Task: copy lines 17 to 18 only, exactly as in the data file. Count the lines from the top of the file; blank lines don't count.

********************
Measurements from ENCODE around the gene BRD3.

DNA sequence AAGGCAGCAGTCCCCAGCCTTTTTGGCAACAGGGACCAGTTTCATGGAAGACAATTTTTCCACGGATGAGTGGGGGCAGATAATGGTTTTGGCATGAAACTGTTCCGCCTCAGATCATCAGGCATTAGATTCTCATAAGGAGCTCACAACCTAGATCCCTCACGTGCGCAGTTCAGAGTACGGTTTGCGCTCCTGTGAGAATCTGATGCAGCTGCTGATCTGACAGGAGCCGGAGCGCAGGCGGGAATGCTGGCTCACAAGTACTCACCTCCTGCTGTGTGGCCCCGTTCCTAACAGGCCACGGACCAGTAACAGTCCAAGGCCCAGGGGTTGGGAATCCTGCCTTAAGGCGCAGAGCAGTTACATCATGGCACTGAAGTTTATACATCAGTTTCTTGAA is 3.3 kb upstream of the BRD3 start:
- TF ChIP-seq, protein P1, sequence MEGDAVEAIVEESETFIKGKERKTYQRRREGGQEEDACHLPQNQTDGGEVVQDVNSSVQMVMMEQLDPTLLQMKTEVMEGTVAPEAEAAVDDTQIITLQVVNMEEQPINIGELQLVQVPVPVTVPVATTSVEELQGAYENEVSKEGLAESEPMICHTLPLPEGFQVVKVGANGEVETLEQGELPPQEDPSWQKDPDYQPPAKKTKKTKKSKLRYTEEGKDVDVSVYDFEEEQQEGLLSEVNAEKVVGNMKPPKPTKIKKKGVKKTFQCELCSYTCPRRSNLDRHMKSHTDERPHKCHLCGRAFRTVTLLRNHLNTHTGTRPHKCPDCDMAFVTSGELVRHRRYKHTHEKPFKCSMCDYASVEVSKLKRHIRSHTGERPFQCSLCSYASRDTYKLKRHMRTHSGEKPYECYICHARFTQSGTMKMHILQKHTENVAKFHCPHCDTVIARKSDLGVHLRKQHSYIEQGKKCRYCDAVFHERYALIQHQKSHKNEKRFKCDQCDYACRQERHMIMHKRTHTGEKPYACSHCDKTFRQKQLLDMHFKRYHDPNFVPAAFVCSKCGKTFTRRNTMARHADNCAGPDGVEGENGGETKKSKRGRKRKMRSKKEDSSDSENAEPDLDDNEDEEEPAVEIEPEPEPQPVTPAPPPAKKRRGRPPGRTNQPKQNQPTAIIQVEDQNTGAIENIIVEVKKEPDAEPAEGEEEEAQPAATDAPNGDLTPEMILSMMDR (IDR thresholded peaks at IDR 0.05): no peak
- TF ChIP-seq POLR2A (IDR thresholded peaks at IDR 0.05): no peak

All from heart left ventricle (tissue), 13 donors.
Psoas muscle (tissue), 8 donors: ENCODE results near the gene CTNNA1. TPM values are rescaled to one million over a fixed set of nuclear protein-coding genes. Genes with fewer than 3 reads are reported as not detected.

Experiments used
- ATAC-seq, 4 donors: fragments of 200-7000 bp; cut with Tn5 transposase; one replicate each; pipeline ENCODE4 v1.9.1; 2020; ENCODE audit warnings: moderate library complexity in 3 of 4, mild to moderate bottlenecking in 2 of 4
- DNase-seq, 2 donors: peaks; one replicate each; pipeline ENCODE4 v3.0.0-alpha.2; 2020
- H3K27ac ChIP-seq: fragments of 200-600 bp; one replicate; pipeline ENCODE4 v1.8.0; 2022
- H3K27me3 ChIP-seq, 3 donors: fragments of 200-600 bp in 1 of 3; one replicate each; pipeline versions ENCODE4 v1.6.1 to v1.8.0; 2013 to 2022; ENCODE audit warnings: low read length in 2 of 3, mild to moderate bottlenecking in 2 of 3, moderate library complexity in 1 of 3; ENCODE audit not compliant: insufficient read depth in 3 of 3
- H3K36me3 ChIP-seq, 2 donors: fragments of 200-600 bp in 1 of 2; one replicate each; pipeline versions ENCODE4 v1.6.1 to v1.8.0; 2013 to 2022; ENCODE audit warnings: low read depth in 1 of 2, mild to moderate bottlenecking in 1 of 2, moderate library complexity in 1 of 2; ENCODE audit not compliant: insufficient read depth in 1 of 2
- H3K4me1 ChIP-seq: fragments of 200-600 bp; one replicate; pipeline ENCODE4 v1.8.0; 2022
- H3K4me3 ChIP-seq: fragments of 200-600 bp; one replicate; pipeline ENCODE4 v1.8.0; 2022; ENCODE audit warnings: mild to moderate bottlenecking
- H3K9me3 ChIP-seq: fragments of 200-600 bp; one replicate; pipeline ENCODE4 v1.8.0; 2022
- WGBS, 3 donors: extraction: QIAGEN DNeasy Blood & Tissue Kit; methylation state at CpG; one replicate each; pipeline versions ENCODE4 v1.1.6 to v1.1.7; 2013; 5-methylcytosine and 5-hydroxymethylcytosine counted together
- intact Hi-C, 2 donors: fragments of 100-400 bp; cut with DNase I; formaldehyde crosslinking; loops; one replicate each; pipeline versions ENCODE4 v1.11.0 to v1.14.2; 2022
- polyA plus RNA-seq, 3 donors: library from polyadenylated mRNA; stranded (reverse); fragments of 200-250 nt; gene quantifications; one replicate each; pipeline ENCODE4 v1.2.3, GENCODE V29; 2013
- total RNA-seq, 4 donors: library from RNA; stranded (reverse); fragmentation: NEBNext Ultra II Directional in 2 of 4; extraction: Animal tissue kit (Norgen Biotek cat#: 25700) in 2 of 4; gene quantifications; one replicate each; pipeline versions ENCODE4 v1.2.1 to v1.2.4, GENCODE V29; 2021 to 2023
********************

- intact Hi-C, 2 donors: fragments of 100-400 bp; cut with DNase I; formaldehyde crosslinking; loops; one replicate each; pipeline versions ENCODE4 v1.11.0 to v1.14.2; 2022
- polyA plus RNA-seq, 3 donors: library from polyadenylated mRNA; stranded (reverse); fragments of 200-250 nt; gene quantifications; one replicate each; pipeline ENCODE4 v1.2.3, GENCODE V29; 2013